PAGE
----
It was deeply moving to see the reaction of the Vietnamese and American soldiers, a culmination of 50 years of hard work on both sides to address the painful legacies of war and to choose to work together toward peace and a better future.

Nothing about that journey was inevitable. For decades, it would have been unthinkable for an American president to stand in Hanoi alongside a Vietnamese leader and announce a mutual commitment to the highest level of the country's partnership.

But it's a powerful reminder that our history need not dictate our future. With the concerted leadership and careful effort, adversaries can become partners. Overwhelming challenges can be resolved and deep wounds can heal.

So, let us never forget that. When we choose to stand together and recognize the common hopes that bind all humanity, we hold our hands, the power and that power, to bend that arc of history.

My fellow leaders, we gather once more at an inflection point in world history. With the eyes of the world upon all of you, all of us, as president of the United States, I understand the duty my country has to lead in this critical moment, to work with countries in every region, linking them in common cause, to join together with partners who share a common vision of the future of the world, where our children do not go hungry and everyone has access to quality healthcare, where workers are empowered and our environment is protected, where entrepreneurs and innovators everywhere can access opportunity everywhere, where conflicts are resolved peacefully and countries can chart their own course.


The United States seeks a more secure, more prosperous, more equitable world for all people, because we know our future is bound to yours. Let me repeat that again. We know our future is bound to yours.

And no nation can meet the challenges of today alone. The generations that preceded us organized this body of the United Nations and built international financial institutions and multilateral regional bodies to help take on the challenges of their time.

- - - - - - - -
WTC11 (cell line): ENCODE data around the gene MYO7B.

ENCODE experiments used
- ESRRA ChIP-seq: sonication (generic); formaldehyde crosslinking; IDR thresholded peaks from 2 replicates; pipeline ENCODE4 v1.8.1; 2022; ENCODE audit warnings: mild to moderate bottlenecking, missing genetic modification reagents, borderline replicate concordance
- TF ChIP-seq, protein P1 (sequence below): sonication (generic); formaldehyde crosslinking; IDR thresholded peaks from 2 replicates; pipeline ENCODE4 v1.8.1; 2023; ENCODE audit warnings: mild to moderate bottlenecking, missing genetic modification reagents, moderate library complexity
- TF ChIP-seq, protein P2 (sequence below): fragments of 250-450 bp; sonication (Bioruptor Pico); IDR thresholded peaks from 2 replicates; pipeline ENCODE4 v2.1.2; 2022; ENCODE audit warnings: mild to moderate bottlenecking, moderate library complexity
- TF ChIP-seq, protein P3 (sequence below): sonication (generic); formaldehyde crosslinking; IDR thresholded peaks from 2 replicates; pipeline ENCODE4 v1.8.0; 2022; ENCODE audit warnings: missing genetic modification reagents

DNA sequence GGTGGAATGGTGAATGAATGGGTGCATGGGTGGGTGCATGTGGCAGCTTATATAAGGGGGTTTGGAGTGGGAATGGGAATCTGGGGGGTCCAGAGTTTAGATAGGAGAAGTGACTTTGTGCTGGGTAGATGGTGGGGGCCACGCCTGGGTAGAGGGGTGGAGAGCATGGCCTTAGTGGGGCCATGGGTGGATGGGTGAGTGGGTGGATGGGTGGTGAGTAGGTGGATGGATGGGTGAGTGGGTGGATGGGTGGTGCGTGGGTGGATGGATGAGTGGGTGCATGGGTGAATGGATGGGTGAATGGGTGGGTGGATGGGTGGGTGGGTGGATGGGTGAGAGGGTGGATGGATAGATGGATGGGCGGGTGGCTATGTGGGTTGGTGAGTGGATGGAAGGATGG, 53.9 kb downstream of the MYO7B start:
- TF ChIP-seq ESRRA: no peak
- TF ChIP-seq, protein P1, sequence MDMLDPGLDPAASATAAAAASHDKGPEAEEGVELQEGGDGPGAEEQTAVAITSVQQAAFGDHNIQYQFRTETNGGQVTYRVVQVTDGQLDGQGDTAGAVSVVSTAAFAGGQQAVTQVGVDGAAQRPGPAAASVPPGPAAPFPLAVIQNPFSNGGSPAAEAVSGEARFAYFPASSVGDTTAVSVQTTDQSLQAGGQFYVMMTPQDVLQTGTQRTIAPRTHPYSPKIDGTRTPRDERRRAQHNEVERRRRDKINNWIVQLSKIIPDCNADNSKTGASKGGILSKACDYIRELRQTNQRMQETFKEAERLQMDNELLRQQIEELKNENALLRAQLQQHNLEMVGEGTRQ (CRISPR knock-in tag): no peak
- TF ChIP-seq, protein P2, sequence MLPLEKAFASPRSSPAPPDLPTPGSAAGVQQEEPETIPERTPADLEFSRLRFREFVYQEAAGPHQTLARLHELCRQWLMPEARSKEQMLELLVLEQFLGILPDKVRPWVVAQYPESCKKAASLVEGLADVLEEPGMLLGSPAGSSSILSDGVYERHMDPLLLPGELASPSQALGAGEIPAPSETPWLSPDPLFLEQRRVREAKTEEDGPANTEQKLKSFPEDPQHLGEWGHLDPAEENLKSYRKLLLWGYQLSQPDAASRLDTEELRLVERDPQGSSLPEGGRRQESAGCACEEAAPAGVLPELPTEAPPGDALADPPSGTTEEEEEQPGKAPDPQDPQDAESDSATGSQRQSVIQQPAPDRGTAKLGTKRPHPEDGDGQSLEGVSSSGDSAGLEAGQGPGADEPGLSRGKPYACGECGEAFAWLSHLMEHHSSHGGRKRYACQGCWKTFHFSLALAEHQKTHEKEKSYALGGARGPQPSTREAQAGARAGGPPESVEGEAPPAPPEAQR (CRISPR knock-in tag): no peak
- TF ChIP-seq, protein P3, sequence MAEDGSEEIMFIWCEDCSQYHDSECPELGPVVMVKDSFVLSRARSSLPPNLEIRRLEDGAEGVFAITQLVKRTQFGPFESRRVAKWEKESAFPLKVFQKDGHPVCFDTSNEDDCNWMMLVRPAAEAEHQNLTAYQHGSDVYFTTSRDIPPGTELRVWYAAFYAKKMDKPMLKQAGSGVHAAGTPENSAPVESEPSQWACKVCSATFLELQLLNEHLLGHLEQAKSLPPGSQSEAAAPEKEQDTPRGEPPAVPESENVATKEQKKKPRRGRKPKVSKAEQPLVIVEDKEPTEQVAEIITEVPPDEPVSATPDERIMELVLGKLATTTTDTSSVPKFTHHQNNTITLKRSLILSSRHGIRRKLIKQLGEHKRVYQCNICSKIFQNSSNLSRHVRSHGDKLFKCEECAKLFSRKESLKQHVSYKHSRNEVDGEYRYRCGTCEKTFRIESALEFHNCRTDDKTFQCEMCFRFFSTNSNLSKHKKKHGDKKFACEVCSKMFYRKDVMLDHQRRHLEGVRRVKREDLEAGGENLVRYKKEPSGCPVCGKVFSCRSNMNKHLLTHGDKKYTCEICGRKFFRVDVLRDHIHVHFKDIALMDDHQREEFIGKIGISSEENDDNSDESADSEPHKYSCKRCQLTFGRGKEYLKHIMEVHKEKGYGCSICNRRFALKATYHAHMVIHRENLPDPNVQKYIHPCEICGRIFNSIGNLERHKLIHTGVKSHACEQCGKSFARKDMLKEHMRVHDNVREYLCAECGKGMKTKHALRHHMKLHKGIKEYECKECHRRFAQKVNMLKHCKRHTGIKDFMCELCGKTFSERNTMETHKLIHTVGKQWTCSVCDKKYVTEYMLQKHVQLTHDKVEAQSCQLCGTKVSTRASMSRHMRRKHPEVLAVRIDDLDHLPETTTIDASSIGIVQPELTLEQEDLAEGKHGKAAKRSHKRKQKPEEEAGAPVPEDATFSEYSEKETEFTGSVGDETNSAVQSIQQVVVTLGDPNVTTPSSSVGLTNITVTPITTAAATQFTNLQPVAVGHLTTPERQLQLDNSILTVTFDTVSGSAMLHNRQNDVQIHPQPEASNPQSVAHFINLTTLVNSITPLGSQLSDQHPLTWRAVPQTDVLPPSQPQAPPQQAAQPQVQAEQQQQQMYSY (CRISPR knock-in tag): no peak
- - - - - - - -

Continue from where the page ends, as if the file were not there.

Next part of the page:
It ain't always perfect. It wasn't always perfect. But working together, the world made some remarkable and undeniable progress that improved the lives of all people. We avoided the renewal of global conflict while lifting more than one billion people, one billion people out of extreme poverty. We together expanded access to education for millions of children.

We saved tens of millions of lives that would have otherwise been lost to preventable and treatable diseases, like measles, malaria, tuberculosis, HIV, AIDS infections, and deaths plummeted in no small part because of PEPFAR's work in more than 55 countries, saving more than 25 million lives.

It's a profound testament to what we can achieve when we act together, when we take on tough challenges and an admonition for all of us to urgently accelerate our progress so that no one is left behind because too many people are being left behind.

The institutions we built together at the end of the Second World War are an enduring bedrock of our progress. And the United States has committed to sustaining them. And this year, we're proud to rejoin UNESCO.

We also recognize that to meet the new challenges of our decades-old institutions and approaches, they must be updated to keep peace with the world. We have to bring in more leadership and capability that exists everywhere, especially from reasons that have not always been fully included. We have to grapple with the challenges that are more connected and more complex and we have to make sure we're delivering for people everywhere, not just somewhere, everywhere.

Simply put, the 21st century results are badly needed and needed to move us along. That starts with the United Nations. It starts right here in this room.

In my address to this body last year, I announced the United States will support expanding the Security Council, increasing the number of permanent and non-permanent members. The United States has undertaken serious consultation with many member states and will continue to do our part to push for more reform efforts forward, look for points of common ground and make progress in the year ahead.

We need to be able to break the gridlock that too often stymies progress and blocks consensus on the council. We need more voices, more perspectives at the table. The United Nations must continue to preserve peace, prevent conflict, and alleviate human suffering. And we embrace nations stepping up to lead new ways and to seek new breakthroughs on hard issues.

For example, on Haiti, the Caribbean community is facilitating a dialogue among Haitian society. I thank President Ruto of Kenya, I think him for his willingness to serve as the lead nation of a U.N.- backed security support mission. I call on the Security Council to authorize this mission now. The people of Haiti cannot wait much longer.